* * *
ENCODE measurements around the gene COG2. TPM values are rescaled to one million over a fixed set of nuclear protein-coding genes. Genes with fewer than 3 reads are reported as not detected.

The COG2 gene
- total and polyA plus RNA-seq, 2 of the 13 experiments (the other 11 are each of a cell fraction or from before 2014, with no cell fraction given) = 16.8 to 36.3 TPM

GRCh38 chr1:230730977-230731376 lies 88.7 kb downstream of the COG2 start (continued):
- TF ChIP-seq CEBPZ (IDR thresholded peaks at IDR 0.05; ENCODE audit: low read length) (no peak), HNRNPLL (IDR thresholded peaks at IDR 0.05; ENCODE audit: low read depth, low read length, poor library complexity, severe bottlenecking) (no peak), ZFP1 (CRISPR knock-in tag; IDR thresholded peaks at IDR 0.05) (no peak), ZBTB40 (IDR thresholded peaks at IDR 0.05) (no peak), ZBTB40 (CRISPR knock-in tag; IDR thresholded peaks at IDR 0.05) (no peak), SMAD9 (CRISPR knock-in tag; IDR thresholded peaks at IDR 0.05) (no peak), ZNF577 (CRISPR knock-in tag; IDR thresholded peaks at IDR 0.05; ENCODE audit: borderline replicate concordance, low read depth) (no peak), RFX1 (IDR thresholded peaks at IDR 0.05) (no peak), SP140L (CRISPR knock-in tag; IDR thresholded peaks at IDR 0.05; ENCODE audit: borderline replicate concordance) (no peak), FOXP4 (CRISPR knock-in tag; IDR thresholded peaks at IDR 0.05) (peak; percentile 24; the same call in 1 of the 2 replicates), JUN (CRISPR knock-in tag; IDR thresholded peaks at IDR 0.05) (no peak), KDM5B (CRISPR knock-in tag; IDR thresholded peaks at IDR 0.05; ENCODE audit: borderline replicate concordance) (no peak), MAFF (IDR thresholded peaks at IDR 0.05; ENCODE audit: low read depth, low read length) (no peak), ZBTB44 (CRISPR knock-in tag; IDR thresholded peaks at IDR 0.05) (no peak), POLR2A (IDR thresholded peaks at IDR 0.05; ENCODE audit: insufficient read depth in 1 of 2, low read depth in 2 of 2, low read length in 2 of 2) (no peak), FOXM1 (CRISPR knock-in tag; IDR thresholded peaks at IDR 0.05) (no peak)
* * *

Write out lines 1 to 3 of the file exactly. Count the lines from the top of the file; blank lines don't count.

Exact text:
ENCODE measurements around the gene COG2. TPM values are rescaled to one million over a fixed set of nuclear protein-coding genes. Genes with fewer than 3 reads are reported as not detected.

The COG2 gene
- total and polyA plus RNA-seq, 2 of the 13 experiments (the other 11 are each of a cell fraction or from before 2014, with no cell fraction given) = 16.8 to 36.3 TPM